Iain Dale is Presenter of LBC Drive, Managing Director of Biteback Publishing, a columnist and broadcaster and a former Conservative Parliamentary candidate.

I had to smile when John Major said there should be a free vote on any Brexit deal. As an ex-Whip himself, and someone used to the black arts of the genre, he knows full well that no government could allow such a vote on an issue of this constitutional magnitude.

This is no issue of conscience; it’s one of implementing government policy. I well remember the Maastricht debates and the whipping methods that were used to “persuade” recalcitrant Eurosceptic MPs – or ‘bastards’ as the then prime minister was apt to call some of them – to go through the division lobbies in support of their own government’s policy.

And quite right too. But irony of ironies, it seems to have escaped everyone’s notice who was the whip responsible for getting the bill through Parliament. Have a guess…go on…

Well, it was none other than one David Michael Davis. I’d love to be a fly on the wall when DD next meets JM. Could be quite a conversation!

– – – – – – – – – –

I know that what I’m about to write sounds too much like conspiracy theory ,but many people are interpreting Michel Barnier’s press conference remarks this week as a blatant attempt to topple Theresa May’s government.

The theory goes that he and the European Commission are now in league with Labour, and that the release of the EU’s draft legal agreement was timed to coincide with Jeremy Corbyn’s new policy of staying in a Customs Union.  And that by in effect trying to annexe Northern Ireland, the Commission is putting forward a legally binding proposal which they know the Prime Minister cannot possibly accept – or more to the point, that the DUP cannot possibly accept.

Why say all this, when you know full well that it amounts to an absolute red line for the UK? I don’t normally buy into conspiracy theories, but this one may have legs.

– – – – – – – – – –

On Wednesday evening, May gave a speech at the Westminster Correspondents Dinner. This is a bit like the White House Correspondents Dinner, but about a hundredth of the size. I’ve just seen the first ten minutes of the speech on Facebook, and it was truly funny. Quite why the speech isn’t filmed or televised, I don’t know, because it showed a side of the Prime Minister we rarely see.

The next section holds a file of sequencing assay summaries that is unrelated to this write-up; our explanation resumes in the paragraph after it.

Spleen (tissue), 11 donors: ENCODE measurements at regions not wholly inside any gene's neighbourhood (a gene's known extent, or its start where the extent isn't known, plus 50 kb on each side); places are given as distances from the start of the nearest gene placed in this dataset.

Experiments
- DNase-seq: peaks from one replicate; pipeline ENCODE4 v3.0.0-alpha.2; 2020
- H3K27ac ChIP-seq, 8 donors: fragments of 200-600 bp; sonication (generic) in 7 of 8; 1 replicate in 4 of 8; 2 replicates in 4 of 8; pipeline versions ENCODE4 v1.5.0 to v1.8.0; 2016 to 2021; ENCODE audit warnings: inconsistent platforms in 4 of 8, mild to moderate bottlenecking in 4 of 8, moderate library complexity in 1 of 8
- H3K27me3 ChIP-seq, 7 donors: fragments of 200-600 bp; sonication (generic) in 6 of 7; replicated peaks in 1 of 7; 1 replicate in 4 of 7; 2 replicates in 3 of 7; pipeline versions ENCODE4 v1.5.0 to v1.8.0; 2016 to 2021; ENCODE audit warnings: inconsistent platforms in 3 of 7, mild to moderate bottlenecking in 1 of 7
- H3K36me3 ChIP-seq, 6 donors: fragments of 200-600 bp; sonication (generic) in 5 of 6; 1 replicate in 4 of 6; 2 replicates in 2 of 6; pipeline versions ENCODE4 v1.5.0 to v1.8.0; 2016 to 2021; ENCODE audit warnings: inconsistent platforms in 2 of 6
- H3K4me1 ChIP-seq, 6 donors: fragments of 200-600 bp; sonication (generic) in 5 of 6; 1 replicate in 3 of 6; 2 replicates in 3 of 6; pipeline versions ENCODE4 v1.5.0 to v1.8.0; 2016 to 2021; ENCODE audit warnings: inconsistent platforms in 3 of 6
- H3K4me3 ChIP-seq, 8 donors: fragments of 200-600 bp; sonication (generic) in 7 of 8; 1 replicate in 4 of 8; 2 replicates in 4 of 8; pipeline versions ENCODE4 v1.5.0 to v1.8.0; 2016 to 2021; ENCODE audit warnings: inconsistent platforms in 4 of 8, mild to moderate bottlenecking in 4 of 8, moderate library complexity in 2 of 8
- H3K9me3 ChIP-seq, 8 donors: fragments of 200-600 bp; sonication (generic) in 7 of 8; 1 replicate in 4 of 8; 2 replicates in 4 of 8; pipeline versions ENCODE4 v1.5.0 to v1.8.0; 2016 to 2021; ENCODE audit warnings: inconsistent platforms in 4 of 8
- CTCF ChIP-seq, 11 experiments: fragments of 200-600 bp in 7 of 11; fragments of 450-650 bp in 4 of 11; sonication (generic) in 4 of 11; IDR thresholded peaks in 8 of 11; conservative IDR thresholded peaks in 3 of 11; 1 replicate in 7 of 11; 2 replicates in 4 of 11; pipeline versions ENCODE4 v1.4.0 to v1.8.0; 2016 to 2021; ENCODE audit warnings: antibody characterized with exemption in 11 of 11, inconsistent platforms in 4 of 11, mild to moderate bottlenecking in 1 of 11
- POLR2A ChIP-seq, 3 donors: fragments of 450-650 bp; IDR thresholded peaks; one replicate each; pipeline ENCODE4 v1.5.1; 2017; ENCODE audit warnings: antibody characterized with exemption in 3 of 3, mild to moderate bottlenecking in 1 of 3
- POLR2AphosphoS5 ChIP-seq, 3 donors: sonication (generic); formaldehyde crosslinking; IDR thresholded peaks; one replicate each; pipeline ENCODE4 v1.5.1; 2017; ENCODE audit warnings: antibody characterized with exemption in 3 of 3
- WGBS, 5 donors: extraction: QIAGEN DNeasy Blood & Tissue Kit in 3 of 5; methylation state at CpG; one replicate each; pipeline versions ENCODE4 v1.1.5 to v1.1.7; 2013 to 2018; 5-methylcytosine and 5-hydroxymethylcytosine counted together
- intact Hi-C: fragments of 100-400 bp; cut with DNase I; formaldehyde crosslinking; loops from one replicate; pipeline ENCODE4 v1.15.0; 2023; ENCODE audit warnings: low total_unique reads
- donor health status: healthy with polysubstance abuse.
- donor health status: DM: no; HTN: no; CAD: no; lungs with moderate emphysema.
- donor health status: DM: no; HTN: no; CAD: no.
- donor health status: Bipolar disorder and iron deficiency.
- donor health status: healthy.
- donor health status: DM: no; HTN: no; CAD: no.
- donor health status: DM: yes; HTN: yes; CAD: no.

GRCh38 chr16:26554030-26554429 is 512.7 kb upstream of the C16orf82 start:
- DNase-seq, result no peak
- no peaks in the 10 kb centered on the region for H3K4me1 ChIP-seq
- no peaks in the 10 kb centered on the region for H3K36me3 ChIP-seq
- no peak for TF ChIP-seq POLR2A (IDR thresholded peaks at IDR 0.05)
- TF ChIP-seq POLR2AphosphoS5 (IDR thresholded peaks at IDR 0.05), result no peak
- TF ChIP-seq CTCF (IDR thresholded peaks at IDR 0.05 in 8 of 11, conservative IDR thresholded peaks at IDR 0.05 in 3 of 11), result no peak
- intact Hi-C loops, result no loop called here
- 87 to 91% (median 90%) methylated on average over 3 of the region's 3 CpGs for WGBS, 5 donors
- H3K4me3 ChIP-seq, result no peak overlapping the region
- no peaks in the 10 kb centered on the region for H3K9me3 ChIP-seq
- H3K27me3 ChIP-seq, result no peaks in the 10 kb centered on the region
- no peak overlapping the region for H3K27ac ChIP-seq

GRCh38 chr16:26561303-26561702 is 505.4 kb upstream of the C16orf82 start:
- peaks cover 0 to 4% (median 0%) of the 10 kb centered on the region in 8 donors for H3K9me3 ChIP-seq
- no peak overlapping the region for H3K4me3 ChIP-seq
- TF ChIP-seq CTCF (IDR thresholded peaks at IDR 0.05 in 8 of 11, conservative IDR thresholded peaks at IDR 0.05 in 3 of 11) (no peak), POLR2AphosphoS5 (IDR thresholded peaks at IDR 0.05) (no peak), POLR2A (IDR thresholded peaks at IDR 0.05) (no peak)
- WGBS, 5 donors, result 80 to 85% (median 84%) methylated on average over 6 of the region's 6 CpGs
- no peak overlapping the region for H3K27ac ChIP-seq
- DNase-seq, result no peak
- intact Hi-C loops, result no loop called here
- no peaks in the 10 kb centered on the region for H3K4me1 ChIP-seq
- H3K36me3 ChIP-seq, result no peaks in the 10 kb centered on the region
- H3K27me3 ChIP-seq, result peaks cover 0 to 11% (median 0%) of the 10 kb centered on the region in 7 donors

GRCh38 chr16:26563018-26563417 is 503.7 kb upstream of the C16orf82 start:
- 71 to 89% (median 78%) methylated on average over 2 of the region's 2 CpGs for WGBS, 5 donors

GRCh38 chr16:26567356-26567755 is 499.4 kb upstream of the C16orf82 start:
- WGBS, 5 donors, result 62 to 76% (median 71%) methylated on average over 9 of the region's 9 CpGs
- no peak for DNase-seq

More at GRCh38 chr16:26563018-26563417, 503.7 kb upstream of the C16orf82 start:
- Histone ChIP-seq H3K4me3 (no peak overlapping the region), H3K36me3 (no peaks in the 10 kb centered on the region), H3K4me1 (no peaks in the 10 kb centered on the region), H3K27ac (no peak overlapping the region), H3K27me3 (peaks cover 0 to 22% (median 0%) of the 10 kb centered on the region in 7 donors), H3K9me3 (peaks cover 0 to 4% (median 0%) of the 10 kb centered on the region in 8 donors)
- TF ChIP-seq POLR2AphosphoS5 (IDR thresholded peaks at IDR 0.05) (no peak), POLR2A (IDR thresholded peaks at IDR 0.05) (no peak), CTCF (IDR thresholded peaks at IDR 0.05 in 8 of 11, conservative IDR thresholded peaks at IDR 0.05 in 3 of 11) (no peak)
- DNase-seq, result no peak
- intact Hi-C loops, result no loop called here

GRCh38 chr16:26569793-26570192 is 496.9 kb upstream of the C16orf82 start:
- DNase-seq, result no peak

She actually has a very well developed and somewhat risqué sense of humour, and Number Ten should let it be seen much more often. One anecdote she relayed was while canvassing in her constituency at the election she knocked on a door, but there was no reply. She knew someone was in because she could see through the window that someone was in – and lying down.

She knocked again. Again, no answer. She then noticed the door ajar, so she pushed it open. It was at this moment that she realised that the person lying down was actually lying down on top of another person. “It brought a new meaning to the term ‘deep and special relationship’…” she said. Boom boom.

– – – – – – – – – – –

The lazy British media are in full “aren’t we crap because we can’t cope with a bit of snow” mode. Truth is that if we did what they seem to want us to do, and spend a huge amount of money on snow ploughs and gritters and extra equipment to make sure that trains run, it would only be deployed once or twice every five or ten years.

The Germans manage better than us for the very simple reason that snow happens every year there. Germans change their tyres every autumn, and fit special winter grip tyres to all their cars. Can you imagine if we were told to the same? Me neither. Keep calm and carry on.

– – – – – – – – – –

Talking of the snow, I nearly didn’t make it into London on Wednesday. We live on a hill and our driveway is at a 30 degree angle. It took five attempts to get my car onto the road.

The trains were running OKish, so job done. Or so I thought. In the middle of my radio show, I saw a text saying that Southeastern Trains were cancelling all their services on Thursday. I checked on – and, sure enough, everything was cancelled. I booked myself into a hotel, because I absolutely had to be in London yesterday, as I had to attend the Global Awards in the evening.

Sadly, though, even though I had had the foresight to bring in a change of shirt and undercrackers, it meant that the world would be denied the sight of me in my new red suit.

Yes, you read that correctly. I’ve discovered a website shop called Empire Outlets. I never thought I’d order suits on the internet, but I took the plunge and have now ordered three from them. Cheapish at around £150 and great quality.

I did wonder what the red one would look like, but I’m delighted with it. I’ll wear it on TV one day so you can judge for yourselves. And before anyone asks, no, I have not been paid to write this, or offered a freebie. If I get good customer service, I believe in saying so, just as I would if I had had a bad experience.


243 comments for: Iain Dale: Is Barnier now conspiring with Corbyn to bring down May?

Leave a Reply

You must be logged in to post a comment.